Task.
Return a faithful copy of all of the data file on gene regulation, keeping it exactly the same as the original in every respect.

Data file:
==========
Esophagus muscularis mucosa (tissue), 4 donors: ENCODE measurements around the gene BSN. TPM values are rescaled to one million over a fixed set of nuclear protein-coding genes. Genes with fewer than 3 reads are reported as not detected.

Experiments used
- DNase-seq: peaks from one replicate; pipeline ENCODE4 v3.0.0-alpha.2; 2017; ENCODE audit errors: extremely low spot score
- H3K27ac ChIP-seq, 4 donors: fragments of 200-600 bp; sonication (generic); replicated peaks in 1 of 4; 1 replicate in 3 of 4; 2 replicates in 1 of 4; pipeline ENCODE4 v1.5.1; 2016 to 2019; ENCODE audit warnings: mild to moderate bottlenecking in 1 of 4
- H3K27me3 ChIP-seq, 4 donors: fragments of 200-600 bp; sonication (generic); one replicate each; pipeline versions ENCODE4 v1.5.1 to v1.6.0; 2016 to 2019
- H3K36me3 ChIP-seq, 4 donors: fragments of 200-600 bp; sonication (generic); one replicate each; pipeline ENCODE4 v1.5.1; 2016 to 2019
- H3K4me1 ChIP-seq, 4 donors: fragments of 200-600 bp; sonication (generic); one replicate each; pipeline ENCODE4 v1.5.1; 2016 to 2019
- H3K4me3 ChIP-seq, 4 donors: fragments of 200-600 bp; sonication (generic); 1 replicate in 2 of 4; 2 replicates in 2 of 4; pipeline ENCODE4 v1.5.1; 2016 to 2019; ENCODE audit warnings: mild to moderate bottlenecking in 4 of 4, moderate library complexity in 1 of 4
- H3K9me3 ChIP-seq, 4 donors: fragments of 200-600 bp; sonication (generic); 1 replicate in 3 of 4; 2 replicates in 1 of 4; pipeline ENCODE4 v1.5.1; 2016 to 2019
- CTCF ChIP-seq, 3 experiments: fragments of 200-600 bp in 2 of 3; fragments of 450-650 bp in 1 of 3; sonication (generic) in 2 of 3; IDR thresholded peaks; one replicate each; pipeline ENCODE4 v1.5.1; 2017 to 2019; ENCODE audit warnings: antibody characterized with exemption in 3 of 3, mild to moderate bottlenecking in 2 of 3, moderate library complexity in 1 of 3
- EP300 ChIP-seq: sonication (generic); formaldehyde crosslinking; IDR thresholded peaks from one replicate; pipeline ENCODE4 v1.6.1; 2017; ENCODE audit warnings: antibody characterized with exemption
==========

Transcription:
Esophagus muscularis mucosa (tissue), 4 donors: ENCODE measurements around the gene BSN. TPM values are rescaled to one million over a fixed set of nuclear protein-coding genes. Genes with fewer than 3 reads are reported as not detected.

Experiments used
- DNase-seq: peaks from one replicate; pipeline ENCODE4 v3.0.0-alpha.2; 2017; ENCODE audit errors: extremely low spot score
- H3K27ac ChIP-seq, 4 donors: fragments of 200-600 bp; sonication (generic); replicated peaks in 1 of 4; 1 replicate in 3 of 4; 2 replicates in 1 of 4; pipeline ENCODE4 v1.5.1; 2016 to 2019; ENCODE audit warnings: mild to moderate bottlenecking in 1 of 4
- H3K27me3 ChIP-seq, 4 donors: fragments of 200-600 bp; sonication (generic); one replicate each; pipeline versions ENCODE4 v1.5.1 to v1.6.0; 2016 to 2019
- H3K36me3 ChIP-seq, 4 donors: fragments of 200-600 bp; sonication (generic); one replicate each; pipeline ENCODE4 v1.5.1; 2016 to 2019
- H3K4me1 ChIP-seq, 4 donors: fragments of 200-600 bp; sonication (generic); one replicate each; pipeline ENCODE4 v1.5.1; 2016 to 2019
- H3K4me3 ChIP-seq, 4 donors: fragments of 200-600 bp; sonication (generic); 1 replicate in 2 of 4; 2 replicates in 2 of 4; pipeline ENCODE4 v1.5.1; 2016 to 2019; ENCODE audit warnings: mild to moderate bottlenecking in 4 of 4, moderate library complexity in 1 of 4
- H3K9me3 ChIP-seq, 4 donors: fragments of 200-600 bp; sonication (generic); 1 replicate in 3 of 4; 2 replicates in 1 of 4; pipeline ENCODE4 v1.5.1; 2016 to 2019
- CTCF ChIP-seq, 3 experiments: fragments of 200-600 bp in 2 of 3; fragments of 450-650 bp in 1 of 3; sonication (generic) in 2 of 3; IDR thresholded peaks; one replicate each; pipeline ENCODE4 v1.5.1; 2017 to 2019; ENCODE audit warnings: antibody characterized with exemption in 3 of 3, mild to moderate bottlenecking in 2 of 3, moderate library complexity in 1 of 3
- EP300 ChIP-seq: sonication (generic); formaldehyde crosslinking; IDR thresholded peaks from one replicate; pipeline ENCODE4 v1.6.1; 2017; ENCODE audit warnings: antibody characterized with exemption